Futuristic technology that can predict crimes before they happen is no new inspiration for film. Demolition Man did it, sort of. Freezing criminals, travelling back and forth in time to arrest them and slap them in a cryo tank to keep them rested, Steven Spielberg’s science-fiction piece from the turn of the new century certainly has smatterings of that Sylvester Stallone-led feature. Thankfully Minority Report manages to slice out the 1990s influence and the heavy new wave of bright colours and wildcard populism that oozed its way through the Wesley Snipes performance of old. Tom Cruise wouldn’t stand for that, the no-nonsense leading man at the heart of Minority Report is a good example of how dated science fiction can act and feel quite homely.
Big burly action is what Pain & Gain offers with its successful call-backs to the glory days of big-budget action entertainment. A dying breed this sort of film may be, it does not stop Michael Bay from turning in another expectedly explosive bit of work. The American Dream, in one way or another, will chew up and spit out whoever it can. Daniel Lugo (Mark Wahlberg) was one such man. His belief in fitness as the future of the country and as part of his own personal American Dream is a fascinating self-made rise and fall. Daniel Lugo is of the Jordan Belfort category in the sense that he is a self-made man that will stop at nothing to fulfil his goal as a freewheeling, charismatic businessman.
Asteroids are always threatening Earth. Just today, there were two that skittered on by like bowling balls rolling along the gutter. There’ll be five more in just as many days over the first week of May. We have nothing to worry about. Armageddon thinks not. Instilling within its audience is a fear founded by the dinosaurs. It happened to them; it will happen to us. Michael Bay tends not to disappoint when blockbuster blowouts are concerned. As he opens with the immediate destruction of Earth, narration rolling on saying “…it will happen again, it’s just a question of when,” you get the feeling this is not just a threat from the sentient powers beyond the stars, but from Bay too.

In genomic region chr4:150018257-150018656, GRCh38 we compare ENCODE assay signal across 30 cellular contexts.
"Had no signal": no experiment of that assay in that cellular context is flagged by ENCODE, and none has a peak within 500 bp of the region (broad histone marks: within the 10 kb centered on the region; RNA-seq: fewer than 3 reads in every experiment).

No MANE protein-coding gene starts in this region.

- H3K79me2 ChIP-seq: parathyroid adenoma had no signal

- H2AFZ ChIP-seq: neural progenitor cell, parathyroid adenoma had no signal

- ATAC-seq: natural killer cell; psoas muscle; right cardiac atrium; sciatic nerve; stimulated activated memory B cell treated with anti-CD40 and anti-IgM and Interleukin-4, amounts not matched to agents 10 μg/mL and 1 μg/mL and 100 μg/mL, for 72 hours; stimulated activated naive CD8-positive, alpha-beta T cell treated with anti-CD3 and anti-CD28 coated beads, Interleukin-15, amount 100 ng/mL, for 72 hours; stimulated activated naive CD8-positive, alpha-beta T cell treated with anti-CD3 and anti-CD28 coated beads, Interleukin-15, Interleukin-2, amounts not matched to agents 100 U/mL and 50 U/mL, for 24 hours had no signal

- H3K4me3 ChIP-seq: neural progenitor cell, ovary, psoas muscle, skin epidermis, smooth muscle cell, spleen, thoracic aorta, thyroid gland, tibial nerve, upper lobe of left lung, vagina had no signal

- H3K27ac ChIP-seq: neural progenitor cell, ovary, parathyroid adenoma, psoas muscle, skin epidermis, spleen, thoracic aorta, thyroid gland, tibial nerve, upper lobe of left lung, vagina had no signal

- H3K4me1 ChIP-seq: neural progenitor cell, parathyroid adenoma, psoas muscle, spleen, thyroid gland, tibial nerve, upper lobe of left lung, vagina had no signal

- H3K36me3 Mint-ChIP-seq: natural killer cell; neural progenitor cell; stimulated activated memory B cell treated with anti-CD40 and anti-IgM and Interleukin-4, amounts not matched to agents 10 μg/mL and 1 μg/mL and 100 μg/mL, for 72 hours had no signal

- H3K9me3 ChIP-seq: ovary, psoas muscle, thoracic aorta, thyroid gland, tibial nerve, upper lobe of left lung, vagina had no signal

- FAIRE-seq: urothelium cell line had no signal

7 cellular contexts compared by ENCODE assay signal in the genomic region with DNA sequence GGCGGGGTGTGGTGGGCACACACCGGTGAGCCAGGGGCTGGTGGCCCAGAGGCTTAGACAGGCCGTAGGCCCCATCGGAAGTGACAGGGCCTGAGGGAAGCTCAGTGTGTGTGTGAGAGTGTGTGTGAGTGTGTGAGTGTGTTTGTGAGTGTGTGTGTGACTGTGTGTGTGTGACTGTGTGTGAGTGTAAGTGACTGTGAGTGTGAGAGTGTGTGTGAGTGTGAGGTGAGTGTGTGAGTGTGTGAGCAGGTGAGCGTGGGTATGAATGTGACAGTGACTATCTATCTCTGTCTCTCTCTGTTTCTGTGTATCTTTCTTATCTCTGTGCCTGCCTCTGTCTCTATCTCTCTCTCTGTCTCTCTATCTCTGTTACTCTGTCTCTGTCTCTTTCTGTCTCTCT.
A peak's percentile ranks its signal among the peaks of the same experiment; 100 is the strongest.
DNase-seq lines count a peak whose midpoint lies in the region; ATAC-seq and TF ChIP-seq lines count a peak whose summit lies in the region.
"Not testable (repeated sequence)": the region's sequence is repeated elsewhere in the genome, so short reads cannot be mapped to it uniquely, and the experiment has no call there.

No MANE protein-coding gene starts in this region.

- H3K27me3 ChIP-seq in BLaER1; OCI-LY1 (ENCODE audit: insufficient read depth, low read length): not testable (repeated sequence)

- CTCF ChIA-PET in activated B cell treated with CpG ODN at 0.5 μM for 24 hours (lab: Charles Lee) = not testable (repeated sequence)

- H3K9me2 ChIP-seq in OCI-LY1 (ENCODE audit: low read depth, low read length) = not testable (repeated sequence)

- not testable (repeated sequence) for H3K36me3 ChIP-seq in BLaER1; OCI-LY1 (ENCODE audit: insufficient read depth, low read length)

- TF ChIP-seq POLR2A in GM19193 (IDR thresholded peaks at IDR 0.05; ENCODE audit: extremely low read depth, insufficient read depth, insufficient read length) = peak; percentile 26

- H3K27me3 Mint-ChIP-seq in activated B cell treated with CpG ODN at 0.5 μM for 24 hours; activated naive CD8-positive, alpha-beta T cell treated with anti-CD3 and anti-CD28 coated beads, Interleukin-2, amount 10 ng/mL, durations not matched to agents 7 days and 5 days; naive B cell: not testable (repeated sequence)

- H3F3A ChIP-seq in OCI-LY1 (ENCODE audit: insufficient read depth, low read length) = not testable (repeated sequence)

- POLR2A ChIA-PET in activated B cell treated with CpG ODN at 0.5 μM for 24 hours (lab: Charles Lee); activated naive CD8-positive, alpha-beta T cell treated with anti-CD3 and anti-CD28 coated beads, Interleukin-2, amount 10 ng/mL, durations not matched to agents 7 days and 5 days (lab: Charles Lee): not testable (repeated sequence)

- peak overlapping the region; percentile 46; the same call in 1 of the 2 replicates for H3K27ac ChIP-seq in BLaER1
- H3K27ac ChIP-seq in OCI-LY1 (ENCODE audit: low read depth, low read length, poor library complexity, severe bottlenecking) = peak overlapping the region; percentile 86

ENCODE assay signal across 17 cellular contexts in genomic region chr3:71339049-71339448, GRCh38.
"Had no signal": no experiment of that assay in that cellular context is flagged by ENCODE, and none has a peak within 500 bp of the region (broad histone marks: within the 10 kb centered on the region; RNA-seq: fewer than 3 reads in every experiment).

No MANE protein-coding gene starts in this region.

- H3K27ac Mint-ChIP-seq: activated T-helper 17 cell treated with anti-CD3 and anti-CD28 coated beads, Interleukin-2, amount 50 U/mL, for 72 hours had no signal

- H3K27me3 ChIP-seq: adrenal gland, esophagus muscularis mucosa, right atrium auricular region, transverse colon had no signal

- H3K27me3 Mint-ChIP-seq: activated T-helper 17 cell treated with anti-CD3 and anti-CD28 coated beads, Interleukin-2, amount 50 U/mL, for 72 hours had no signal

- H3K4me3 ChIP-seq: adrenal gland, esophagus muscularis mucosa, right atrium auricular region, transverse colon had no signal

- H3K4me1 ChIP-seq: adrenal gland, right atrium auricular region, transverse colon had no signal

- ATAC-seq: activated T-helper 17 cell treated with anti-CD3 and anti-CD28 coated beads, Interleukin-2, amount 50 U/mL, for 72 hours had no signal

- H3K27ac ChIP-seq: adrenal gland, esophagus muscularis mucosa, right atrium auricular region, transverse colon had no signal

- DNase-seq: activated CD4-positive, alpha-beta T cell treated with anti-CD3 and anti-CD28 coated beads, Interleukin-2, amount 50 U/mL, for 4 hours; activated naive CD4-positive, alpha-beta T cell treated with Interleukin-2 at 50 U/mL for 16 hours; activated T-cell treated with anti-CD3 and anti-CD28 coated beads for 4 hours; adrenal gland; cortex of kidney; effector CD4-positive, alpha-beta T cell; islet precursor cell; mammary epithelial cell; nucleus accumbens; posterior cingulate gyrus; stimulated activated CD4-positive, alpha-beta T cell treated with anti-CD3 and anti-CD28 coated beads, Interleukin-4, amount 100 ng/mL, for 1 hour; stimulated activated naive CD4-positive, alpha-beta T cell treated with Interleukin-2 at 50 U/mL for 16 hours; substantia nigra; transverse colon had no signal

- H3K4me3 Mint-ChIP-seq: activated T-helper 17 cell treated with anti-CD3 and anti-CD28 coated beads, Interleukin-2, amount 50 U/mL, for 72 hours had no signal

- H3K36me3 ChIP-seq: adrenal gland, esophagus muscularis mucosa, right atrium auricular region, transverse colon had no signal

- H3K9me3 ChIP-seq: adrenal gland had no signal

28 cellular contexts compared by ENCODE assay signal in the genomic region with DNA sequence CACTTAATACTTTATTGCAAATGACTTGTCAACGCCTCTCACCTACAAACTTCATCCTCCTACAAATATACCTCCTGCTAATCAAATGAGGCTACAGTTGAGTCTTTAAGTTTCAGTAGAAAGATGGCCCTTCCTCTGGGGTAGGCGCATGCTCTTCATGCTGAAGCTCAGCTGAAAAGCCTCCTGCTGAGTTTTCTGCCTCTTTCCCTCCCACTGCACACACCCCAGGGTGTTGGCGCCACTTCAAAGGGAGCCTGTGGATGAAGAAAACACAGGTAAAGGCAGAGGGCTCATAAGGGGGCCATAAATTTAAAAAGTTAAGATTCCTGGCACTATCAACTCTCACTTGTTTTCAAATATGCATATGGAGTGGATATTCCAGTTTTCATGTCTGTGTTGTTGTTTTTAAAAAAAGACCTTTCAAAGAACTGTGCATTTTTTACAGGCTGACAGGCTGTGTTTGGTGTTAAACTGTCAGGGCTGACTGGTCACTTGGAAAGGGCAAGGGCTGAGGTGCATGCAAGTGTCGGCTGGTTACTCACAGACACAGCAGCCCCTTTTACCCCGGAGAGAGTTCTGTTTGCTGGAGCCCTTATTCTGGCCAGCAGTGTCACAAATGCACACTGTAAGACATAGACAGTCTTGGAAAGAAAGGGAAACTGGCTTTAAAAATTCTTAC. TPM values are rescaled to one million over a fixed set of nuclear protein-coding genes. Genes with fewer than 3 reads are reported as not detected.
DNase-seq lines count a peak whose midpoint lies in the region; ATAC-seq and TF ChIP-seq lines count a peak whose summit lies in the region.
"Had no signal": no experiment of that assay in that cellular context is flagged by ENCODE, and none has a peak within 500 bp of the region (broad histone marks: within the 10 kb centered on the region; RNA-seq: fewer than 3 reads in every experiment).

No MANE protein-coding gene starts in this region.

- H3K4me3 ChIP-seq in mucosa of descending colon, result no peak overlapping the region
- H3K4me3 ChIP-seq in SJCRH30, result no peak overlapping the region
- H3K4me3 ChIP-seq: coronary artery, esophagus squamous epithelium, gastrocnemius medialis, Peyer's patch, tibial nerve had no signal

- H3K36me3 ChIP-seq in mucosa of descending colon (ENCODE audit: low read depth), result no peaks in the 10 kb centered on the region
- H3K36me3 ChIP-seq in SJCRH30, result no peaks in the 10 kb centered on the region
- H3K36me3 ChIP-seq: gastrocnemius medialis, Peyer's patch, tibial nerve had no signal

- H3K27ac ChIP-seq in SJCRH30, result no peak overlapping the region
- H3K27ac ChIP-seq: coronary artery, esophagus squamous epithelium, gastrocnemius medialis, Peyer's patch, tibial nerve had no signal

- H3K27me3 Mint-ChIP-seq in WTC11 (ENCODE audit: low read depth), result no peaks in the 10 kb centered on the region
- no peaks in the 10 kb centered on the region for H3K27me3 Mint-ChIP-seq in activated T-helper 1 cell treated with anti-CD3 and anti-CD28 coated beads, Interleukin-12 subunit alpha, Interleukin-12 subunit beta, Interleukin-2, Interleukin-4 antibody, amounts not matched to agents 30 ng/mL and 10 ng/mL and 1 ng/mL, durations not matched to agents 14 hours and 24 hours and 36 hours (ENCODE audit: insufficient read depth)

Straight and narrow roads coated with snow, the scenes depicted by Joel Coen in Fargo present an opportunity to admire the white coat of icy grimness, and the buried deceit hiding underneath. No person is sacred. They each battle their demons either privately and conspicuously or with public bravado and an uncaring glance at those around them. A tangled web presents itself almost immediately, as a collection of characters find themselves in over their heads in a series of events that destroy any sense or semblance of clarity. Fargo adapts this well, this collation of horrible moments and slimy characters comes to life, a spark is thrown into the torrential horrors of ignitable crimes and condescending, self-interested demons.
When Governor of California and former Terminator Arnold Schwarzenegger announced that he would be back (pardon the pun) in an acting capacity, I can only imagine a resultant split between audiences. On one side, the Schwarzenegger action fans, those that remember his glory days in Commando, Predator and Terminator 2: Judgment Day. Big budget action fans, explosions galore, encasing themselves in a cocoon of catchphrases from a pillar of the action film glory days. There is of course the dark underside though, those that realised The Last Stand would not be able to affectionately cling to those days gone by, and would find themselves facing off against the likes of Killing Gunther and this, the Kim Jee-woon directed action flick.